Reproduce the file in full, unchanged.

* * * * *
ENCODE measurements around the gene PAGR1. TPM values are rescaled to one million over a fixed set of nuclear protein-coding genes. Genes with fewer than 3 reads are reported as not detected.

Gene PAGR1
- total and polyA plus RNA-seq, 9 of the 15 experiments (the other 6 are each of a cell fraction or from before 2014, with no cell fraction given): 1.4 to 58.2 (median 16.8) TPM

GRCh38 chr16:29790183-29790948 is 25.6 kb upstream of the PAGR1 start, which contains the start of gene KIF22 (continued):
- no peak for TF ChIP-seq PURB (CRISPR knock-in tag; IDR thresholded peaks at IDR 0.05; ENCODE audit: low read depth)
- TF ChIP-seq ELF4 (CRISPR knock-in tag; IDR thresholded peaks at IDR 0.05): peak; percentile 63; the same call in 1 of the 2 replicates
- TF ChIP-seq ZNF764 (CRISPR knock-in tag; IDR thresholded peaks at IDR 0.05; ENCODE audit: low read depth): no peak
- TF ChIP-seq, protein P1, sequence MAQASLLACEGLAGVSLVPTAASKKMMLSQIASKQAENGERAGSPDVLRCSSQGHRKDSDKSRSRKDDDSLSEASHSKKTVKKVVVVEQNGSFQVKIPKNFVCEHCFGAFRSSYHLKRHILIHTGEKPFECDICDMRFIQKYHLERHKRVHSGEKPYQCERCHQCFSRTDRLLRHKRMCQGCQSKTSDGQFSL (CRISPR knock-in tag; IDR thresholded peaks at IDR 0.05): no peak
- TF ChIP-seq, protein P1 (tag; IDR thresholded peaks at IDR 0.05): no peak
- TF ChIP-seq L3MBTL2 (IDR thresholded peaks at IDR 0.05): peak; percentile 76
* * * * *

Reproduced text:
ENCODE measurements around the gene PAGR1. TPM values are rescaled to one million over a fixed set of nuclear protein-coding genes. Genes with fewer than 3 reads are reported as not detected.

Gene PAGR1
- total and polyA plus RNA-seq, 9 of the 15 experiments (the other 6 are each of a cell fraction or from before 2014, with no cell fraction given): 1.4 to 58.2 (median 16.8) TPM

GRCh38 chr16:29790183-29790948 is 25.6 kb upstream of the PAGR1 start, which contains the start of gene KIF22 (continued):
- no peak for TF ChIP-seq PURB (CRISPR knock-in tag; IDR thresholded peaks at IDR 0.05; ENCODE audit: low read depth)
- TF ChIP-seq ELF4 (CRISPR knock-in tag; IDR thresholded peaks at IDR 0.05): peak; percentile 63; the same call in 1 of the 2 replicates
- TF ChIP-seq ZNF764 (CRISPR knock-in tag; IDR thresholded peaks at IDR 0.05; ENCODE audit: low read depth): no peak
- TF ChIP-seq, protein P1, sequence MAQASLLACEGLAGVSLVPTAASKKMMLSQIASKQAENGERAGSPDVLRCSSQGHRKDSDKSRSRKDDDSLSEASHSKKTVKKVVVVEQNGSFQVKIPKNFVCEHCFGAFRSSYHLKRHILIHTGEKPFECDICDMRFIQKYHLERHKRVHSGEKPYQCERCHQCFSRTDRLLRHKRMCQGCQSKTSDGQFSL (CRISPR knock-in tag; IDR thresholded peaks at IDR 0.05): no peak
- TF ChIP-seq, protein P1 (tag; IDR thresholded peaks at IDR 0.05): no peak
- TF ChIP-seq L3MBTL2 (IDR thresholded peaks at IDR 0.05): peak; percentile 76